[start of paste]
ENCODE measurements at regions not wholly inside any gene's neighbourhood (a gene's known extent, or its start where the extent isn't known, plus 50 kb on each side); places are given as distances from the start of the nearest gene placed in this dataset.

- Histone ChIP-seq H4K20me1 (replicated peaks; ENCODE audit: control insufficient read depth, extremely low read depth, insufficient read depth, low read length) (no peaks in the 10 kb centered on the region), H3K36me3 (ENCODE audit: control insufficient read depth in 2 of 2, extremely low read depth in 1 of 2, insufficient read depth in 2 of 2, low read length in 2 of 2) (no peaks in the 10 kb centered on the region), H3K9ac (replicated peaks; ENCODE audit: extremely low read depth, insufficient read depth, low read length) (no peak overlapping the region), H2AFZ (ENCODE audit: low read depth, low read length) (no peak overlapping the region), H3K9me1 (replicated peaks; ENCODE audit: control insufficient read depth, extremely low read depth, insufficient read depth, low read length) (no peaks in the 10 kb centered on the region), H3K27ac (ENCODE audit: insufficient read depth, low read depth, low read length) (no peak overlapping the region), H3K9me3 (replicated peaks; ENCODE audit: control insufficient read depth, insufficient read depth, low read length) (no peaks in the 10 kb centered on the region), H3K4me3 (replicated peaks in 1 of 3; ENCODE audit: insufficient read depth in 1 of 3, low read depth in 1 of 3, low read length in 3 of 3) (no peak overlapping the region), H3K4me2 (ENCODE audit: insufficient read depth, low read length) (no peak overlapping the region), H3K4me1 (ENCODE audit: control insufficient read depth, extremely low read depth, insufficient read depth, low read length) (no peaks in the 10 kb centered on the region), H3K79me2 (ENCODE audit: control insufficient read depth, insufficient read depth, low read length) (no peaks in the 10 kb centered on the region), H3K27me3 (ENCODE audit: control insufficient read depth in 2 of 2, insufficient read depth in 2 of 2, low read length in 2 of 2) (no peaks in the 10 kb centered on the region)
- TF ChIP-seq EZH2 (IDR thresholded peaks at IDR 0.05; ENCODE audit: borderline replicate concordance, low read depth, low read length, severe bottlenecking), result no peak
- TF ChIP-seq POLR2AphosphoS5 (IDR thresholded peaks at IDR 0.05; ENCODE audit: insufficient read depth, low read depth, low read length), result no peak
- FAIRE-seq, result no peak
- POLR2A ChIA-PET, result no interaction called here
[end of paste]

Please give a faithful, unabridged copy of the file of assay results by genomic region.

ENCODE measurements at regions not wholly inside any gene's neighbourhood (a gene's known extent, or its start where the extent isn't known, plus 50 kb on each side); places are given as distances from the start of the nearest gene placed in this dataset.

- Histone ChIP-seq H4K20me1 (replicated peaks; ENCODE audit: control insufficient read depth, extremely low read depth, insufficient read depth, low read length) (no peaks in the 10 kb centered on the region), H3K36me3 (ENCODE audit: control insufficient read depth in 2 of 2, extremely low read depth in 1 of 2, insufficient read depth in 2 of 2, low read length in 2 of 2) (no peaks in the 10 kb centered on the region), H3K9ac (replicated peaks; ENCODE audit: extremely low read depth, insufficient read depth, low read length) (no peak overlapping the region), H2AFZ (ENCODE audit: low read depth, low read length) (no peak overlapping the region), H3K9me1 (replicated peaks; ENCODE audit: control insufficient read depth, extremely low read depth, insufficient read depth, low read length) (no peaks in the 10 kb centered on the region), H3K27ac (ENCODE audit: insufficient read depth, low read depth, low read length) (no peak overlapping the region), H3K9me3 (replicated peaks; ENCODE audit: control insufficient read depth, insufficient read depth, low read length) (no peaks in the 10 kb centered on the region), H3K4me3 (replicated peaks in 1 of 3; ENCODE audit: insufficient read depth in 1 of 3, low read depth in 1 of 3, low read length in 3 of 3) (no peak overlapping the region), H3K4me2 (ENCODE audit: insufficient read depth, low read length) (no peak overlapping the region), H3K4me1 (ENCODE audit: control insufficient read depth, extremely low read depth, insufficient read depth, low read length) (no peaks in the 10 kb centered on the region), H3K79me2 (ENCODE audit: control insufficient read depth, insufficient read depth, low read length) (no peaks in the 10 kb centered on the region), H3K27me3 (ENCODE audit: control insufficient read depth in 2 of 2, insufficient read depth in 2 of 2, low read length in 2 of 2) (no peaks in the 10 kb centered on the region)
- TF ChIP-seq EZH2 (IDR thresholded peaks at IDR 0.05; ENCODE audit: borderline replicate concordance, low read depth, low read length, severe bottlenecking), result no peak
- TF ChIP-seq POLR2AphosphoS5 (IDR thresholded peaks at IDR 0.05; ENCODE audit: insufficient read depth, low read depth, low read length), result no peak
- FAIRE-seq, result no peak
- POLR2A ChIA-PET, result no interaction called here